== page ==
Drill Press Vice





Introduction: Drill Press Vice

About: My main interest is traditional jig design- making apparatus that'll benefit a process and give me the effect I'm looking for. I have a basic understanding of wood and plastics, but long to graduate to metal...

Ironically I used a Vice screw from a Silverline Drill press for this. A little daft I know, but a lot cheaper than custom made vice screws. Failing that, you could dismantle an old G clamp if you have the metalwork tools and ability to do so.

Cutting List (mm)
Base: 18 (TH) x 201 (W) x 321 (L)
Supporting Batons: 30 (W) x 201 (L)
Top piece: 18 (TH) x 68 (W) x 381 (L)
Sides: 30 (TH) x 30 (W) x 68 (L)
Front Support: 30 (TH) x 30 (W) x 221 (L)
Jaw: 30 (TH) x 30 (W) x 321 (L)

Tools & Parts
Basic Woodworking tools:
Pencil, Try Square, Saw (Cross and Rip), Sandpaper, Centre punch, drill blade set etc.
Uber Basic Metalwork tools (Optional): Hacksaw, Rasp set, WD40
22mm Washer x 2 (M6)
50mm Coach Bolt x 2 (M6)
Wing Nut x 2 (M6)
60mm Countersunk Machine Screws (M6) x 6
Vice Screw: With a shank length of at least 100mm
An Escutcheon (30-40mm diameter)
A Pull Handle (Optional)

Step 1: The Base

Round these dimensions to the nearest whole number, and be sure to countersink the holes.

Step 2: Supporting Batons

These will be custom made to fit the drill press you have, lifting the jig to the appropriate height.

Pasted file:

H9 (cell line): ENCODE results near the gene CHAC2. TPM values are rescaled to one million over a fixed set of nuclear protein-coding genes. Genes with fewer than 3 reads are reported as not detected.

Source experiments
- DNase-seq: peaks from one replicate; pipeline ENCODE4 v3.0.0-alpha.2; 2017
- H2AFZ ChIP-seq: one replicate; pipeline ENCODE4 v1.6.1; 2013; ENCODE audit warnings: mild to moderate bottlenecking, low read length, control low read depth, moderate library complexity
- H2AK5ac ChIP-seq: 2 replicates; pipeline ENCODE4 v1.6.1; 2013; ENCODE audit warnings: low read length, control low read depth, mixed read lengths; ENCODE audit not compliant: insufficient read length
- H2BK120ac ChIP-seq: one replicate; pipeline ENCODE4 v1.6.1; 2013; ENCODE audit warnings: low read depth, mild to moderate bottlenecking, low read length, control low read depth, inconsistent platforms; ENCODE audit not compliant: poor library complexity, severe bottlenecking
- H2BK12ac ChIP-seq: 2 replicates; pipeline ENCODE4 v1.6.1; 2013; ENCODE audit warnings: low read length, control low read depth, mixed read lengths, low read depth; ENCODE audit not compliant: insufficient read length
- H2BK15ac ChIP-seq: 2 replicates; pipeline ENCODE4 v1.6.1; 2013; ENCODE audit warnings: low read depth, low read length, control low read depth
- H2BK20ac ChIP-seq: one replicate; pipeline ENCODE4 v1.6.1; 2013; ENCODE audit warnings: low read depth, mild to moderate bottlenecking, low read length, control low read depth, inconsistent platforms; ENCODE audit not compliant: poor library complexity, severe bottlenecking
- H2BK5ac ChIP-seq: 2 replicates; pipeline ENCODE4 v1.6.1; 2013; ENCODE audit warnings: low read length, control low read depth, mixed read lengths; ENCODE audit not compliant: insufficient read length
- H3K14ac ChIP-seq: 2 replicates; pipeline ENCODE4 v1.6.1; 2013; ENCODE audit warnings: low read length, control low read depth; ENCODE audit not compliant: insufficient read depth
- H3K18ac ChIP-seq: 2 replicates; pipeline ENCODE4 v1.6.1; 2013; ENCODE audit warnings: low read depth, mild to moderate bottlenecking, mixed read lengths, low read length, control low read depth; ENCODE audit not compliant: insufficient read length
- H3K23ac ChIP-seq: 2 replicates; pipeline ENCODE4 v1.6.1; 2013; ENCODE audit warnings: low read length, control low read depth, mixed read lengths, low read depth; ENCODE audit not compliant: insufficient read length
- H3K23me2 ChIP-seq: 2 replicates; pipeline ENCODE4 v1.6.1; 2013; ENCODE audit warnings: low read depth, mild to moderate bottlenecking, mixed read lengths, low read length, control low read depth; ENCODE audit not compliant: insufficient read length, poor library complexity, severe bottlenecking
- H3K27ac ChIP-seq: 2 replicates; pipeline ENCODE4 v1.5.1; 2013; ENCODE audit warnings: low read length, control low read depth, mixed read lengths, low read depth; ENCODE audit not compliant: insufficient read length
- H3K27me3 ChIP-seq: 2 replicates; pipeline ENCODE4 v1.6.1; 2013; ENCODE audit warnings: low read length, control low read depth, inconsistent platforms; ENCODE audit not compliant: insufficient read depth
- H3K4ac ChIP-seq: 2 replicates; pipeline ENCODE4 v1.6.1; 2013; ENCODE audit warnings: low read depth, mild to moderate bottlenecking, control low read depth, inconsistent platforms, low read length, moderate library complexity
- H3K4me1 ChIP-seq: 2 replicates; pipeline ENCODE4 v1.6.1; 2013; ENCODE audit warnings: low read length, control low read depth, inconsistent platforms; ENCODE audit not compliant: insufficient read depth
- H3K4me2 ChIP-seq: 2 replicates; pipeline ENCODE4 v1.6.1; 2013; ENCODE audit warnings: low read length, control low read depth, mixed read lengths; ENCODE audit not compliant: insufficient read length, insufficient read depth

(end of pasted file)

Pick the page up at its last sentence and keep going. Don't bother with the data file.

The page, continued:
Step 3: Top Piece/Guard

The coach bolts have to be perfectly aligned with the slots, so when marking, use the 'Base' for reference.

Step 4: Cut & Sand' the Side Pieces

These little blocks will stabilize the Top piece somewhat, keeping it horizontal in use.

Securing it to the 'Top piece'
Standard wood screws are all very good and well, but they can come loose over time. I'd recommend using Countersunk machine screws or any type of bolt you like.

Step 5: Front Support

It's important to pick a good solid hardwood for this piece; because the vice screw will be moving back and forth and gradually wearing down the 13mm hole. This can be easily rectified though, if you replace this feature from time to time.

To secure it
Countersunk machine screws

Step 6: Jaw

I've used a 30mm thick baton for this, so it can house the escutcheon.

Step 7: Escutcheon

A little detail on the Escutcheon here, which has the vital role of securing the vice screw during operation.

Here's the process I used:
1) Place the escutcheon in its designated spot.
2) Using a centre punch, carefully mark the escutcheon's screw holes. For accuracy, I usually mark one hole, drive a screw into that hole (to keep the fitting steady), then mark and insert a screw into the other.
3) Take the screws out, now that you know where they'll go.
4) Insert the vice screw into the jig. Yup, through the 'Front Support', through the large opening in the escutcheon, and into its home.
5) Reinsert the screws

Escutcheon too big?
This is where the basic metalwork tools come in (Rasps, hacksaw etc), for cutting it down to a workable size.

Step 8: Assemble



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    3 Discussions

    Some of the Vices on there are way ahead of mine. Tis great inspiration,thank you! :-)

    I have about 5 drill press vises. None are quite like this one though.